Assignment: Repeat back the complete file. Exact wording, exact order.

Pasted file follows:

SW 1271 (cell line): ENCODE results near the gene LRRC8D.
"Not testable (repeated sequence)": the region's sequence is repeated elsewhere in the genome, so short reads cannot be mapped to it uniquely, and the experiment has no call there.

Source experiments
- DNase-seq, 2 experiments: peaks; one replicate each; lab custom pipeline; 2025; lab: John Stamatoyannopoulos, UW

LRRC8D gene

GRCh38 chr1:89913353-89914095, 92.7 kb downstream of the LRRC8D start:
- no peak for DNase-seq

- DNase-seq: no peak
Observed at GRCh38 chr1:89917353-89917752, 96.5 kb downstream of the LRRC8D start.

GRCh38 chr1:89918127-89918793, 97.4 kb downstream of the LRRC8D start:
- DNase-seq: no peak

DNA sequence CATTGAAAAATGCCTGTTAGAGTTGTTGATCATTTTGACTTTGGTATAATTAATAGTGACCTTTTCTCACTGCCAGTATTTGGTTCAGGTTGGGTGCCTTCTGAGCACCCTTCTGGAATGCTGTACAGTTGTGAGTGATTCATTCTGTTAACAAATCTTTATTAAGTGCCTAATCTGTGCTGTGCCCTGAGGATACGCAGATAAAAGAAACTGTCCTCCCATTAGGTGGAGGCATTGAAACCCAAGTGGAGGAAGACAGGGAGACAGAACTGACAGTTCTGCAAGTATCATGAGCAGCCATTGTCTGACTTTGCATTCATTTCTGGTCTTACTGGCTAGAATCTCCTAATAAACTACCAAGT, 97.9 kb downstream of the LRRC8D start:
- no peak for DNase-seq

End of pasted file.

SW 1271 (cell line): ENCODE results near the gene LRRC8D.
"Not testable (repeated sequence)": the region's sequence is repeated elsewhere in the genome, so short reads cannot be mapped to it uniquely, and the experiment has no call there.

Source experiments
- DNase-seq, 2 experiments: peaks; one replicate each; lab custom pipeline; 2025; lab: John Stamatoyannopoulos, UW

LRRC8D gene

GRCh38 chr1:89913353-89914095, 92.7 kb downstream of the LRRC8D start:
- no peak for DNase-seq

- DNase-seq: no peak
Observed at GRCh38 chr1:89917353-89917752, 96.5 kb downstream of the LRRC8D start.

GRCh38 chr1:89918127-89918793, 97.4 kb downstream of the LRRC8D start:
- DNase-seq: no peak

DNA sequence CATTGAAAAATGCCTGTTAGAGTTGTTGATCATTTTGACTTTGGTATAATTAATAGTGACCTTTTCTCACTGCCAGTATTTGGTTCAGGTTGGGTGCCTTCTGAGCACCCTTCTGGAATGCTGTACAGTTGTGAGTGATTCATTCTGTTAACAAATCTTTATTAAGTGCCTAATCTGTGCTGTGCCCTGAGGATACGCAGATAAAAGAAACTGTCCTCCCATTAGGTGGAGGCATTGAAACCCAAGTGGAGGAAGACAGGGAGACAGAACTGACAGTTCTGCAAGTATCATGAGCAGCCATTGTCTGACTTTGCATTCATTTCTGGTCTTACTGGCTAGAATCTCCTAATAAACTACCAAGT, 97.9 kb downstream of the LRRC8D start:
- no peak for DNase-seq